A point of difference highlighted by Travis in his image is that the pulling down of Cook here is about turning the idea of glorifying colonial regimes and celebrations of conquest into a form of empowerment for First Nations people. This is done through the tearing down of false idols and their history.

In Travis’ words:

  • “A lot of the art that I make is not overtly political. There are elements of a political message, I just haven’t ever used art before to push my own political agenda. This work is very different and very much the same, at face value you are affronted with its meaning but that comes in the form of a deeply constructed narrative.”
  • “In the work, the statue itself is graffitied with the words ‘Change the Date’ & ‘No Pride in Genocide’. This actually happened in 2017 when an unknown hero/ activist/ vandal/ scallywag (depending on who you ask) spray-painted the words onto the statue over the top of the engraved gold inlaid words which state Cook’s “discovery” in 1770 as part of the statue’s information. This came at a time when there were movements across the world about pulling down statues to stop celebrating colonisers and racists.”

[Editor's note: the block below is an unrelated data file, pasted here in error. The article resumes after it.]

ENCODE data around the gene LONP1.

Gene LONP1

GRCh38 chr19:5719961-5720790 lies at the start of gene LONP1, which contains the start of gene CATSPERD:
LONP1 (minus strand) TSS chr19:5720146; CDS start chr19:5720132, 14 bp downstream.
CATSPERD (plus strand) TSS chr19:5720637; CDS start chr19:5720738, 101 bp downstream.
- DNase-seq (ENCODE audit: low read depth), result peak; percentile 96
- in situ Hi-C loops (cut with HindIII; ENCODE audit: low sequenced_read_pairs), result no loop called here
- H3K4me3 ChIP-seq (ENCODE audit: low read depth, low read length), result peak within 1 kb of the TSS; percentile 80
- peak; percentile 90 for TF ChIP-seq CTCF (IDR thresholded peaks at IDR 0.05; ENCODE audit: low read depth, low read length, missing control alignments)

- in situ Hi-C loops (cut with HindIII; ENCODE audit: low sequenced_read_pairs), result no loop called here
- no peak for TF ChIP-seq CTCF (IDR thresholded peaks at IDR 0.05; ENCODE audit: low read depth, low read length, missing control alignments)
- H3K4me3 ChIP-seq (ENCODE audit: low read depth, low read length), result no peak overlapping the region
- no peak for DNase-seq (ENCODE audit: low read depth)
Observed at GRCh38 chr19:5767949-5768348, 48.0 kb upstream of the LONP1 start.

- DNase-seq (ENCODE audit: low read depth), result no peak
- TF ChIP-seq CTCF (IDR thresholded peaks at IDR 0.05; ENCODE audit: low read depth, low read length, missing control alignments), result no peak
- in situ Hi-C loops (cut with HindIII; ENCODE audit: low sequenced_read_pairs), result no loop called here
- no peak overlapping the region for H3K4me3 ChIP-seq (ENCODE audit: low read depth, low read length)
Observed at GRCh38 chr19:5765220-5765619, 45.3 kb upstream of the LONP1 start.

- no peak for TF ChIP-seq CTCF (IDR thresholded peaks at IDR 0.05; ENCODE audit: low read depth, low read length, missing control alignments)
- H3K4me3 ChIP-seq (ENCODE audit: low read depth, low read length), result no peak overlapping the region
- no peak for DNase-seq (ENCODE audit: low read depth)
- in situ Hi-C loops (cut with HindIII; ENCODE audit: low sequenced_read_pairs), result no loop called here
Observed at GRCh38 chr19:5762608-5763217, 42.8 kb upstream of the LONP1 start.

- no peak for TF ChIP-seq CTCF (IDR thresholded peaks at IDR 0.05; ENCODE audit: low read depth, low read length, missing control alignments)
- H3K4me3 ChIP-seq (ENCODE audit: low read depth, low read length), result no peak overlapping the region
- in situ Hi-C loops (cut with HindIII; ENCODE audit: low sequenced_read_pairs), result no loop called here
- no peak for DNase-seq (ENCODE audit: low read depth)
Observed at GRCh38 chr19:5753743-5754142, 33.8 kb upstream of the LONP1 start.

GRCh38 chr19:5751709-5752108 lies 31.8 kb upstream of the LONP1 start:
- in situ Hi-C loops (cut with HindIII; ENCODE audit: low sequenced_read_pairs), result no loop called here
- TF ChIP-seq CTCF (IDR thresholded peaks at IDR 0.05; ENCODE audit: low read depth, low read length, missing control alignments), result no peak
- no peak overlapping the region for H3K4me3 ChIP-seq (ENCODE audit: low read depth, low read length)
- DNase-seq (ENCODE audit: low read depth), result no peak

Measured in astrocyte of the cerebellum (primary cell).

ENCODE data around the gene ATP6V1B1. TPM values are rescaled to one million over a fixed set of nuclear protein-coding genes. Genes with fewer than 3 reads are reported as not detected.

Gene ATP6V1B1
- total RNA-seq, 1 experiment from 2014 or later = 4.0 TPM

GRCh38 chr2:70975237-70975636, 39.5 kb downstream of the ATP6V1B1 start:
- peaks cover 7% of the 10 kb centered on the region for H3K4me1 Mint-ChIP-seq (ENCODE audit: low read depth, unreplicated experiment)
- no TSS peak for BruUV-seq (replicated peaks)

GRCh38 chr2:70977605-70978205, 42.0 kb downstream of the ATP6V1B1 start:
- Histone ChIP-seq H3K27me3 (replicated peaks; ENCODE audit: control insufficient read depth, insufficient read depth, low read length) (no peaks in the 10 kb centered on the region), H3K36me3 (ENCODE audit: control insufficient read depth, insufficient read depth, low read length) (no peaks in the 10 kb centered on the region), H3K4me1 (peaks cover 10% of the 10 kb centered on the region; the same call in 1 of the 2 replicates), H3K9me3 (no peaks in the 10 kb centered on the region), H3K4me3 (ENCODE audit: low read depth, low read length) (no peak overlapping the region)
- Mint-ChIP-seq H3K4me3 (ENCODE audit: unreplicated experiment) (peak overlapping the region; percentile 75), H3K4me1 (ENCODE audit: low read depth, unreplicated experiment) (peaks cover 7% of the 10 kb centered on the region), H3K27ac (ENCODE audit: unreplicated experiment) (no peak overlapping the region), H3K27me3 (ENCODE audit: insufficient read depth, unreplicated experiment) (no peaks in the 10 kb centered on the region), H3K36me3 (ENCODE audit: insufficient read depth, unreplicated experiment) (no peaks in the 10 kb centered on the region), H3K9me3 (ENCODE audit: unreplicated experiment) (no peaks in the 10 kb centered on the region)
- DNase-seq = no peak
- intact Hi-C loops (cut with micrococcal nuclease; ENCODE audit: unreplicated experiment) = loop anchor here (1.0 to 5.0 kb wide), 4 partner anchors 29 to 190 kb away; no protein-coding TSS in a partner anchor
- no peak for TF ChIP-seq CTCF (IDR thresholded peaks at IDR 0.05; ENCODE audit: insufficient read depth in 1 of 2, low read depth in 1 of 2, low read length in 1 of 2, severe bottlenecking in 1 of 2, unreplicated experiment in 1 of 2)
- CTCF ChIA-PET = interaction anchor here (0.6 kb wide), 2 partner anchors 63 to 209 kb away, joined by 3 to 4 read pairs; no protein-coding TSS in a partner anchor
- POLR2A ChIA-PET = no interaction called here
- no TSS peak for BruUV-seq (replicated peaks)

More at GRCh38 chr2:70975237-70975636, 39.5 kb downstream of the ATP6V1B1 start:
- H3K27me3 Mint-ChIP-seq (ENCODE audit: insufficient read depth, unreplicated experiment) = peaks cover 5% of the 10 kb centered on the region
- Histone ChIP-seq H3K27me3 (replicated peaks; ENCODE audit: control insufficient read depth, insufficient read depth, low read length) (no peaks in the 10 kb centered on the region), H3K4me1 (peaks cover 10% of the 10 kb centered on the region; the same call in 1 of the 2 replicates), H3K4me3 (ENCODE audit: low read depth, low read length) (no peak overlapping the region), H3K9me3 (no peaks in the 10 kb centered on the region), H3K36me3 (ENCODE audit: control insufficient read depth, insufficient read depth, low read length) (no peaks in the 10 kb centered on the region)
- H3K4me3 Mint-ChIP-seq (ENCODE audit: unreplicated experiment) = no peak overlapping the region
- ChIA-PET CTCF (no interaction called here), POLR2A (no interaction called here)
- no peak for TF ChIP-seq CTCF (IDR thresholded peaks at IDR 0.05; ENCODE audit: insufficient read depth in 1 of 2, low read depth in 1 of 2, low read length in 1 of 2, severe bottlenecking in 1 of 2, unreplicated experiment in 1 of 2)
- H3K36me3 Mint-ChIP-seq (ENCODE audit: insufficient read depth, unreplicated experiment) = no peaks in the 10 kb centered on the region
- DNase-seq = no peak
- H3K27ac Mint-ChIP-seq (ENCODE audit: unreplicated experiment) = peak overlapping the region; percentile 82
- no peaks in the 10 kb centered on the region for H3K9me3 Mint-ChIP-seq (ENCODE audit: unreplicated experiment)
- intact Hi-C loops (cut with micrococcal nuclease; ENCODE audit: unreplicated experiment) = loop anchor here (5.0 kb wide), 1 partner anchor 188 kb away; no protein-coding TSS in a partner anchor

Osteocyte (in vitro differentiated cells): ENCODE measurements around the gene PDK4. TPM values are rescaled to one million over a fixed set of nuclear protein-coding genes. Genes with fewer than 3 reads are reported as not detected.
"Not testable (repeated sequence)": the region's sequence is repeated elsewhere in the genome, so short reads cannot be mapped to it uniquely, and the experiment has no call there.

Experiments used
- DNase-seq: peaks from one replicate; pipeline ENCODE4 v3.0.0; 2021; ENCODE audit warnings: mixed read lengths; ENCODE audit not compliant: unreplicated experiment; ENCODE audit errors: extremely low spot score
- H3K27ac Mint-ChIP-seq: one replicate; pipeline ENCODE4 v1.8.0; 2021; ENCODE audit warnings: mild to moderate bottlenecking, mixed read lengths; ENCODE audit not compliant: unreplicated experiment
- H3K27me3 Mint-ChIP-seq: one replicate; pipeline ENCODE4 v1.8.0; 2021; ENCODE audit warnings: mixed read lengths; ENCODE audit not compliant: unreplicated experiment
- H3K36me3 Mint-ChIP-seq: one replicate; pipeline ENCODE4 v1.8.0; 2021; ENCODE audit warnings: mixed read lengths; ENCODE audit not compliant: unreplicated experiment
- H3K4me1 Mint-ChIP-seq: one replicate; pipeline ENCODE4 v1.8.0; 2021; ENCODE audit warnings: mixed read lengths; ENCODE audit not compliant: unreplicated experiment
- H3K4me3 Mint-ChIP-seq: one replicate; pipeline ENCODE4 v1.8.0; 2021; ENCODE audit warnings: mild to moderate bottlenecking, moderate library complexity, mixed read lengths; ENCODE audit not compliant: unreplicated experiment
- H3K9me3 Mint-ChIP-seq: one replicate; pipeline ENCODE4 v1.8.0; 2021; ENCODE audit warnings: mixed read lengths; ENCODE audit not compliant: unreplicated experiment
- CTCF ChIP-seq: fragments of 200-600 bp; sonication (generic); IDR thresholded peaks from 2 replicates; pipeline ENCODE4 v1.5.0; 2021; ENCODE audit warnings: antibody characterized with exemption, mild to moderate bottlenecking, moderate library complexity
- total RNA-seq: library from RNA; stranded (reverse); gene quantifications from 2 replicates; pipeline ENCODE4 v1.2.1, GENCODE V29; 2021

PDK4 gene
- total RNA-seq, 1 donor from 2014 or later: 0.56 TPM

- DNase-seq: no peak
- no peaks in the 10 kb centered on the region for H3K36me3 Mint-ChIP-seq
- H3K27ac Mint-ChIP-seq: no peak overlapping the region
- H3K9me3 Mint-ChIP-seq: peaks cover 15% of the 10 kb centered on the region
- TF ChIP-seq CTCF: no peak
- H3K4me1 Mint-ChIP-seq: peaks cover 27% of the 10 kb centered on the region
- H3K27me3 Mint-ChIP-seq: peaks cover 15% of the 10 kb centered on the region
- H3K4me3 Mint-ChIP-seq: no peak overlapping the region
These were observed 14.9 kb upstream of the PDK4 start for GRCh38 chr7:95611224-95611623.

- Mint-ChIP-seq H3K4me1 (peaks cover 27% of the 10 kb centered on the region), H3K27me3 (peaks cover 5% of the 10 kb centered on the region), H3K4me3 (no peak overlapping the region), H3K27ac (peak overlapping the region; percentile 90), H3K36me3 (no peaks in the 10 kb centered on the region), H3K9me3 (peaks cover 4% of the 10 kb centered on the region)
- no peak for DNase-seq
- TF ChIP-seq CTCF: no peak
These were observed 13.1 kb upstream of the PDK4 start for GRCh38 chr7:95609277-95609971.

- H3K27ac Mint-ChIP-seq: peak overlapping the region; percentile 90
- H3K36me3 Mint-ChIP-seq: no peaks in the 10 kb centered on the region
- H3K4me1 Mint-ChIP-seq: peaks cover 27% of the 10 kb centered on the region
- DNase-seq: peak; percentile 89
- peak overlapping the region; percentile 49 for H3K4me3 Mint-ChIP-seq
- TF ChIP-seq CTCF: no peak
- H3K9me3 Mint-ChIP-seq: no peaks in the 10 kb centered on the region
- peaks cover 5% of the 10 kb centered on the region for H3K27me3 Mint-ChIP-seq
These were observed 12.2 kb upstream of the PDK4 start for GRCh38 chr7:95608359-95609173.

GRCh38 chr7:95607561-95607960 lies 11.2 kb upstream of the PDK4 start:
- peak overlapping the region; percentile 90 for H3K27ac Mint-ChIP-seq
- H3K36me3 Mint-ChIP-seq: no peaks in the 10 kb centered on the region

• “The image is a study for a new graphic novel I am writing. It really was just a practice piece, however when I shared it with people they were excited because of the ideas shown and the potential that it represents. I wanted to work on the style and feel of the artwork. Figure out how I would depict backgrounds and objects, people and landscapes, what colours I would use and how they would help tell a story, so I picked a scene I had in my head that I could bring to life. You see the scene during the night time, illuminated by the lighting in the park.”
  • “Thinking about this work not just as a single artwork but as a part of a larger story is what gives it so much power; the tearing down of a statue isn’t an easy act. It’s a part of a large narrative following multiple people and perspectives. There would have been planning and there would have been emotions; fear, anger and hope. This work has big themes. One of retelling and reclaiming control and who owns that control, reclaiming an identity that is a big part of that story.”

Captain Cook memorial statue with red paint graffiti
Captain Cook statue in Hyde Park, Sydney, graffitied on 25 January, 2017. Image: Megan Lawrence
© Megan Lawrence

Captain Cook statue in Hyde Park, Sydney, graffitied on 25 January, 2017.
Captain Cook statue in Hyde Park, Sydney, graffitied on 25 January, 2017. Image: Megan Lawrence
© Megan Lawrence

References

[1] See for example Banks’ testimony to the Bunbury Committee, 10 April 1779, Journal of the House of Commons, Volume 37, p. 311; and Matra’s ‘Proposal for Establishing a Settlement in New South Wales', 1783 and Matra’s ‘Supplement to his New South Wales Proposal’, 6 April 1784, in Historical Records of New South Wales (Government Printer 1892) [HRNSW] Vol. I, Part 2, p. 6.